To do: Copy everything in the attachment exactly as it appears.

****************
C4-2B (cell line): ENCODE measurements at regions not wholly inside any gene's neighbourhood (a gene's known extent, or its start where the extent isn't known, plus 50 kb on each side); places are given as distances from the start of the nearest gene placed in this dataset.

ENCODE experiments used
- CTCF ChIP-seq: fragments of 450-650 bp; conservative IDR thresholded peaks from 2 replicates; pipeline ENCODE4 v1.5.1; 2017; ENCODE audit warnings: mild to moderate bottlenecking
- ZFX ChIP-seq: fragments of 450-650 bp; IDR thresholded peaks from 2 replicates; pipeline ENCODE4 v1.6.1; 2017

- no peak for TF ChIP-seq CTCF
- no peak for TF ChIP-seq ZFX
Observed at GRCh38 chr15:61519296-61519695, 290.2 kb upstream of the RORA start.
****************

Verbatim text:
C4-2B (cell line): ENCODE measurements at regions not wholly inside any gene's neighbourhood (a gene's known extent, or its start where the extent isn't known, plus 50 kb on each side); places are given as distances from the start of the nearest gene placed in this dataset.

ENCODE experiments used
- CTCF ChIP-seq: fragments of 450-650 bp; conservative IDR thresholded peaks from 2 replicates; pipeline ENCODE4 v1.5.1; 2017; ENCODE audit warnings: mild to moderate bottlenecking
- ZFX ChIP-seq: fragments of 450-650 bp; IDR thresholded peaks from 2 replicates; pipeline ENCODE4 v1.6.1; 2017

- no peak for TF ChIP-seq CTCF
- no peak for TF ChIP-seq ZFX
Observed at GRCh38 chr15:61519296-61519695, 290.2 kb upstream of the RORA start.